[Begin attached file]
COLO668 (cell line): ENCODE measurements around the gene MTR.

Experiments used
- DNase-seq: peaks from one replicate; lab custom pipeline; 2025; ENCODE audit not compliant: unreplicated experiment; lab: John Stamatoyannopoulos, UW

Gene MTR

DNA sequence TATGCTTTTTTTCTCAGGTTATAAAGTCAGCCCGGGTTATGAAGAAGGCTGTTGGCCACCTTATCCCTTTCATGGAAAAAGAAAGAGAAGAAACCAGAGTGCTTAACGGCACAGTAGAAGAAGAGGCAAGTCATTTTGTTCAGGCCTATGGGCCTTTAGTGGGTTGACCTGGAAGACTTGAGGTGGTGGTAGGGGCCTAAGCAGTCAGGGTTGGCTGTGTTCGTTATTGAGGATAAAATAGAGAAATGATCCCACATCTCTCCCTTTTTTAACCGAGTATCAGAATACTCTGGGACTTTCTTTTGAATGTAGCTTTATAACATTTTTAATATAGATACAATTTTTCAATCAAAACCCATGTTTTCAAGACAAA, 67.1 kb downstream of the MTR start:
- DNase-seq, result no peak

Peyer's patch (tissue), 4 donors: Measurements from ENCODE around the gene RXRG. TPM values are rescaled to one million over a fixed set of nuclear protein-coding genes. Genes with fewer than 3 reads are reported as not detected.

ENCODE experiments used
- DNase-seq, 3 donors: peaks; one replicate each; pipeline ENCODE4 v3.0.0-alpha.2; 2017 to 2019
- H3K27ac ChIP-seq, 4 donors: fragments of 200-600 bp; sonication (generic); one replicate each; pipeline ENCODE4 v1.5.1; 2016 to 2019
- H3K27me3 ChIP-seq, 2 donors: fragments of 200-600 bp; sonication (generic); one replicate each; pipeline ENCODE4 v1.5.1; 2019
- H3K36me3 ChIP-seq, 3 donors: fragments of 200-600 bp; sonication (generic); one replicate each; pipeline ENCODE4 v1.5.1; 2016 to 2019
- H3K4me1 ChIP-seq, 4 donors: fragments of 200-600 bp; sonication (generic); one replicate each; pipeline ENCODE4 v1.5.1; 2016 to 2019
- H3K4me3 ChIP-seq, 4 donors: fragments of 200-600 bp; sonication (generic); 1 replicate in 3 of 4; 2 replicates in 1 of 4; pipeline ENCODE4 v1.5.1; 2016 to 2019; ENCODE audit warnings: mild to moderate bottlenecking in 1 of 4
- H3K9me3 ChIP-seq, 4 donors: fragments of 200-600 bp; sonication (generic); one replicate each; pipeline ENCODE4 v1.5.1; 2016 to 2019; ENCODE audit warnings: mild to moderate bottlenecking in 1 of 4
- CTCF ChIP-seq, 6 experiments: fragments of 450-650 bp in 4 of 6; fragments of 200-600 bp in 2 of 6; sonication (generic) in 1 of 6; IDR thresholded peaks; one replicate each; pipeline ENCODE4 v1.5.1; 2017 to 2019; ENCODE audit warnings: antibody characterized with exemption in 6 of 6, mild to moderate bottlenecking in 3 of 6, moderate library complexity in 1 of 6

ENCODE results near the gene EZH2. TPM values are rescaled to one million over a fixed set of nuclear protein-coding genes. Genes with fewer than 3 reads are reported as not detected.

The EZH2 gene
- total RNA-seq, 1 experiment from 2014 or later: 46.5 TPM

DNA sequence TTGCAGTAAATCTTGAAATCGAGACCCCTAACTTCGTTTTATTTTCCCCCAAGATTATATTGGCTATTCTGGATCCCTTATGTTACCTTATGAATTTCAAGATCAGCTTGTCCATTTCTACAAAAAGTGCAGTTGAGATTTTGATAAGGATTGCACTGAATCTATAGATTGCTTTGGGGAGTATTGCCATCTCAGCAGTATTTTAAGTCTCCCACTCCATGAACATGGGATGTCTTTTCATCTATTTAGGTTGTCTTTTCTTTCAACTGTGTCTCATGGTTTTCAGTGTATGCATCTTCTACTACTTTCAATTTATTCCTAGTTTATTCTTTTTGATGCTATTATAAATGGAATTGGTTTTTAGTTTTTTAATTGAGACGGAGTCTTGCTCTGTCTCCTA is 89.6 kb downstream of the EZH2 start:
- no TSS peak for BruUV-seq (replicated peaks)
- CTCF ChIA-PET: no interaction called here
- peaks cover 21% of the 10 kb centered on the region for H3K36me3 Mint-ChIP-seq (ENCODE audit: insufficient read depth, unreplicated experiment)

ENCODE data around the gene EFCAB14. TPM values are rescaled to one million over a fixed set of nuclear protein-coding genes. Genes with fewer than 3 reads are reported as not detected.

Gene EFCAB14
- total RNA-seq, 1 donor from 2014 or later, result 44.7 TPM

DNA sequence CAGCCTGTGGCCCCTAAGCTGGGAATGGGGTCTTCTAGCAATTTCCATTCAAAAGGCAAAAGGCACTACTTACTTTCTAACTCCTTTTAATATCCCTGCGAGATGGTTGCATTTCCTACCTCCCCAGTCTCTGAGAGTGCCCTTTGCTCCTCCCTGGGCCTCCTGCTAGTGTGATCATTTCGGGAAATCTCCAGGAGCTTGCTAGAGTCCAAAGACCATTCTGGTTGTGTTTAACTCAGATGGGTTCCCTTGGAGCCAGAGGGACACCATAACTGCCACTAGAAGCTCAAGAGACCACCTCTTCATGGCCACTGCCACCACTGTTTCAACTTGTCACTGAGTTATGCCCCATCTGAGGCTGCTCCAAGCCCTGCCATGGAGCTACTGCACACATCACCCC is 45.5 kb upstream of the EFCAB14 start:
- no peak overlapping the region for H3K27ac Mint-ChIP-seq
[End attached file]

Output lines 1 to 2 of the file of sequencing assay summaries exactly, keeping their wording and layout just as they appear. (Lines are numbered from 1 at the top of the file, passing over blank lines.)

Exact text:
COLO668 (cell line): ENCODE measurements around the gene MTR.

Experiments used